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Local Government

Enough is enough says Chair 24+ years of waiting for basic infrastructure

As Chair of the Wharekaho and Simpson’s Beach Ratepayers’ Association, I hope I can be forgiven for examining TCDC’s draft LTP 2024-2034 through the lens of the Wharekaho community. Although the draft LTP is styled as “Tackling the Future Head On” and “Just the Essentials,” a closer examination reveals a very different story.
 |  Murray Ward  | 

Our community is looking for the LTP to address our

(1) lack of wastewater reticulation;

(2) lack of safe drinking water reticulation;

(3) lack of safe footpaths along SH25; and

(4) inadequate stormwater management at or about the Tohetea Stream.

It is beyond dispute that providing systems for wastewater, stormwater, drinking water, and safe footpaths is a core business for any local authority in New Zealand.

TCDC acknowledged this in its 1999/2000 “Future Directions” paper. It invited community input by 31 January 2000. The paper stated (among other things) that TCDC saw its role as:

“Ensuring the provision and excellent delivery of community infrastructure services. These include roading, water and wastewater facilities. Council will invest in the infrastructure to meet today’s demand while also planning and investing for future requirements.”

Twenty-four years later, we still await TCDC to fulfil its role!

That role dovetails neatly with the very purpose of local government in New Zealand as set out in the Local Government Act 2002, i.e.:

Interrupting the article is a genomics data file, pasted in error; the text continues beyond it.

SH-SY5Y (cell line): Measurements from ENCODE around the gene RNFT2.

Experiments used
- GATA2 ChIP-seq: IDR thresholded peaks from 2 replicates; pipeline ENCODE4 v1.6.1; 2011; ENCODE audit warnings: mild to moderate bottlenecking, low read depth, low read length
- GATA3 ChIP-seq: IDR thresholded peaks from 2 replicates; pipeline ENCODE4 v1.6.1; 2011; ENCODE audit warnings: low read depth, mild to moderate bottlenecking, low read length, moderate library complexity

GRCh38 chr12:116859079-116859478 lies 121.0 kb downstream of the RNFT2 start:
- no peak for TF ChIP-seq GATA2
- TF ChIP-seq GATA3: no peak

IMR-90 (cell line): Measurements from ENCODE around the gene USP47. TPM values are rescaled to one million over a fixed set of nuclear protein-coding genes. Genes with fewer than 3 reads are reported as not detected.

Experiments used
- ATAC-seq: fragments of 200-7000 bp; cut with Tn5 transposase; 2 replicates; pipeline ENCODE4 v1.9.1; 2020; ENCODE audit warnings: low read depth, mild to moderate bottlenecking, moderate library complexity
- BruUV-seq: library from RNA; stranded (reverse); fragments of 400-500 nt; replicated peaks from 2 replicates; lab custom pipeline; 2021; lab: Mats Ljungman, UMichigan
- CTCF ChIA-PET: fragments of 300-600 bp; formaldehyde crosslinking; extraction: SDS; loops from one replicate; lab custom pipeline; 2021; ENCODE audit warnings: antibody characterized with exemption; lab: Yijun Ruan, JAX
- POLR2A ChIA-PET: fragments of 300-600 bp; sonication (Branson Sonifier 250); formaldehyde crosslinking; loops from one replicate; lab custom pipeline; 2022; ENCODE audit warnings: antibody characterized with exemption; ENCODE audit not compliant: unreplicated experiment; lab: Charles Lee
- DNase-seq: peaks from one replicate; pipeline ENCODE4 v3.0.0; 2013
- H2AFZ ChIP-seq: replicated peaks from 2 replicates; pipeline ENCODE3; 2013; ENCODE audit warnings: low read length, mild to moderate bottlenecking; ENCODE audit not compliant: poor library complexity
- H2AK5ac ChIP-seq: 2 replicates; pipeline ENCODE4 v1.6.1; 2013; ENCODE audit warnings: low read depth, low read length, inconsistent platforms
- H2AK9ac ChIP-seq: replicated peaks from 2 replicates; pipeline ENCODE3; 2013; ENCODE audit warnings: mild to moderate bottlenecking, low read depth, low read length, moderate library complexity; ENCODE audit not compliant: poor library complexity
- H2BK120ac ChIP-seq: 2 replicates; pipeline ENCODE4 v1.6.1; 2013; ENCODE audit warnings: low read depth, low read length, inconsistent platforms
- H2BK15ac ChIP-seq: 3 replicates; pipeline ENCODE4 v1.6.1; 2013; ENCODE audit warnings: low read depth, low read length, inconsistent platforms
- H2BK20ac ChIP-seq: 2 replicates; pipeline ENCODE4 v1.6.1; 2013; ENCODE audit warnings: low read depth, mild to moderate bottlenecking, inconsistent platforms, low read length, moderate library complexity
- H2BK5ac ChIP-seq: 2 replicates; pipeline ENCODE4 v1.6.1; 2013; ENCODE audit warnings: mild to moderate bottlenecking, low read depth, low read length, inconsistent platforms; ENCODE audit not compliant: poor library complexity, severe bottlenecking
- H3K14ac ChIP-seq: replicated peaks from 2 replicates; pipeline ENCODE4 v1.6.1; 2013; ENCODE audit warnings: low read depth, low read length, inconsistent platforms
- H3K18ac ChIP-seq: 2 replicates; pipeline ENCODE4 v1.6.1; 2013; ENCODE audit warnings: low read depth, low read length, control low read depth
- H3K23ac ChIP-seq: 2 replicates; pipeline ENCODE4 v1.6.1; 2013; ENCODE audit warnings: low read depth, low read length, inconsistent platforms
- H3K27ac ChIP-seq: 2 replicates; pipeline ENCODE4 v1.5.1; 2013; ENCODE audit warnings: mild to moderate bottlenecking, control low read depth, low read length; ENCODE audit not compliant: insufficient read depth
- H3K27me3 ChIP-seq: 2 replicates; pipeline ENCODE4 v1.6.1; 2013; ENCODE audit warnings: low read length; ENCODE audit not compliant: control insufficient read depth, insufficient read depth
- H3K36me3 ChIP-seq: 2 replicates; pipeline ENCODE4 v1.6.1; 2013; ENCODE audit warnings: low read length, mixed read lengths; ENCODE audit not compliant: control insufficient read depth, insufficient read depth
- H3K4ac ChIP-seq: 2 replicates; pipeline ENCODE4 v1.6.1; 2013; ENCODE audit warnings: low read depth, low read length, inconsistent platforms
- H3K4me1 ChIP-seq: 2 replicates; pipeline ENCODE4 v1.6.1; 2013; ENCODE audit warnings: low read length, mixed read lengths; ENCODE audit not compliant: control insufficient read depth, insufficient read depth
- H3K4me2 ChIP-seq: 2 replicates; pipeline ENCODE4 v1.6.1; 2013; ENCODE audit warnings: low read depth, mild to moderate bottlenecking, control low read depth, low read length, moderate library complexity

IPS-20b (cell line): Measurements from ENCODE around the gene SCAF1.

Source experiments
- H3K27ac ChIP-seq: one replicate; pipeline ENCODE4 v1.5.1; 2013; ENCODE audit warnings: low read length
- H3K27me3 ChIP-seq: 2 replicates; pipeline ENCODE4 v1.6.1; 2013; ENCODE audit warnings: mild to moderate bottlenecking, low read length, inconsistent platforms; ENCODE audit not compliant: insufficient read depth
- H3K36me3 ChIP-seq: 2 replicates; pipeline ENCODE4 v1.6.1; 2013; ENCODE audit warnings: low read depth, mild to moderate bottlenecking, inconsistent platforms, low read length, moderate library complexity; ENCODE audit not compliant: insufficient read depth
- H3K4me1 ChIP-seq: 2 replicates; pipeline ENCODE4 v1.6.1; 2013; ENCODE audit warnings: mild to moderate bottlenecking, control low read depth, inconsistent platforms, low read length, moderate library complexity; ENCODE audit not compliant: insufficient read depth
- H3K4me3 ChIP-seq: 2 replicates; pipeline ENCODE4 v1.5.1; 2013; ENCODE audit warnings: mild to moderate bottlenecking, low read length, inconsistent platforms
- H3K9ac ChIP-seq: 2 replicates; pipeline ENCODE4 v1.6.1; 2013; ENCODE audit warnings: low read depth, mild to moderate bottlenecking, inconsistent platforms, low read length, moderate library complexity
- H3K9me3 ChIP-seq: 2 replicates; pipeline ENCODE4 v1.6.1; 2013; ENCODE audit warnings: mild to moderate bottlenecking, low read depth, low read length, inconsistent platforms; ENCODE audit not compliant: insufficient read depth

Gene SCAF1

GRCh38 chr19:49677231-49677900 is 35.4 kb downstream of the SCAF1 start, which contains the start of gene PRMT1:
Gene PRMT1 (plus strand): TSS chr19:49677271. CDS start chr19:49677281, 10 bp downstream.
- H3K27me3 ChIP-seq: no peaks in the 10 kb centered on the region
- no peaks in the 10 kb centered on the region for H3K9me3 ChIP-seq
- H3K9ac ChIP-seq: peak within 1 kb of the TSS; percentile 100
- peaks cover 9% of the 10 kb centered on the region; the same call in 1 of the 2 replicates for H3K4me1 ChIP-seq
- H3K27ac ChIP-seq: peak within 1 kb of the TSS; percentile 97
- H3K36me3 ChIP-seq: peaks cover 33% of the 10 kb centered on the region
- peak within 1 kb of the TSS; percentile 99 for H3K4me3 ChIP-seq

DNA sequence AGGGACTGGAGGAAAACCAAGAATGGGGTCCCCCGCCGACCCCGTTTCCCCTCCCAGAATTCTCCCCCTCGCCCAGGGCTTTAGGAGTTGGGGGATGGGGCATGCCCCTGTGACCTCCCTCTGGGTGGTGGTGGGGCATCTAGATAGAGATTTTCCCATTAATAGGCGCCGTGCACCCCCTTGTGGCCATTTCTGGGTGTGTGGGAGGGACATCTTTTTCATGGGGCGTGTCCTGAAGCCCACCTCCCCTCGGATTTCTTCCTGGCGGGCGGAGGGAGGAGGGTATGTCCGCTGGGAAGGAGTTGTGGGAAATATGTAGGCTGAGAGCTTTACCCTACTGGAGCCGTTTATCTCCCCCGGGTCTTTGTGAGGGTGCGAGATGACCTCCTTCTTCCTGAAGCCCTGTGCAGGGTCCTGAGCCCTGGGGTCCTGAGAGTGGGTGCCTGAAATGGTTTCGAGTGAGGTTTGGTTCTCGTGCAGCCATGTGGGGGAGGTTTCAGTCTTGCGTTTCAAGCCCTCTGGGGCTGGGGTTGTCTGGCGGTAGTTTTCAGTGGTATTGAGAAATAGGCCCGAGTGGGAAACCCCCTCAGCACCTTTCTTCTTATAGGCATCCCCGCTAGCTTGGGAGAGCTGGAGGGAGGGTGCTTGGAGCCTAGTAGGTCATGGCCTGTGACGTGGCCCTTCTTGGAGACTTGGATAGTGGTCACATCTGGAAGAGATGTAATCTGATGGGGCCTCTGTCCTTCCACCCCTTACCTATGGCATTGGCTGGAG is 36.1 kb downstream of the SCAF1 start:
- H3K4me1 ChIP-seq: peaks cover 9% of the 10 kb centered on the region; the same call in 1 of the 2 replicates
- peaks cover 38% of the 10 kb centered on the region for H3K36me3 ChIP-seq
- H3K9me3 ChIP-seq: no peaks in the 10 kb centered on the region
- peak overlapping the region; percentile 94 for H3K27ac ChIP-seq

“… to enable democratic local decision-making and action by, and on behalf of, communities and to promote their social, economic, environmental, and cultural well-being in the present and for the future.”

In our community’s view, wastewater, stormwater, drinking water services, and safe footpaths could not be more essential to our well-being. On social, environmental, and cultural grounds alone, these services should be at the forefront of any local authority’s expenditure list, ahead of many other things TCDC seeks to spend its funds on.

In its 2018-2028 LTP, TCDC said:

“The rise in national standards around drinking water supplies and wastewater disposal continues to be a focus, and we think it’s probably only a matter of time before councils will be required to take responsibility for the drinking water and wastewater disposal of all settlements in their district. We also know that community water supplies are coming under pressure…… and that individual property wastewater systems have a detrimental effect on waterways…. From many angles, this looks like a future cost for our council to pick up.

We need to get ahead of this likelihood and plan for what infrastructure may be required to transition many of our communities to a more reliable source of drinking water and a more environmentally responsible form of wastewater treatment and disposal.”

It can be readily established that the original scheme for Whitianga’s wastewater system 30 or so years ago included Wharekaho. However, Wharekaho was ultimately removed from the scheme (presumably to save cost). All subsequent attempts to have Wharekaho provided with a wastewater system have been met with weasel words (ref. above). A preliminary investigation into the viability of providing wastewater and water supply services to Wharekaho confirmed its viability. So, why has it not happened?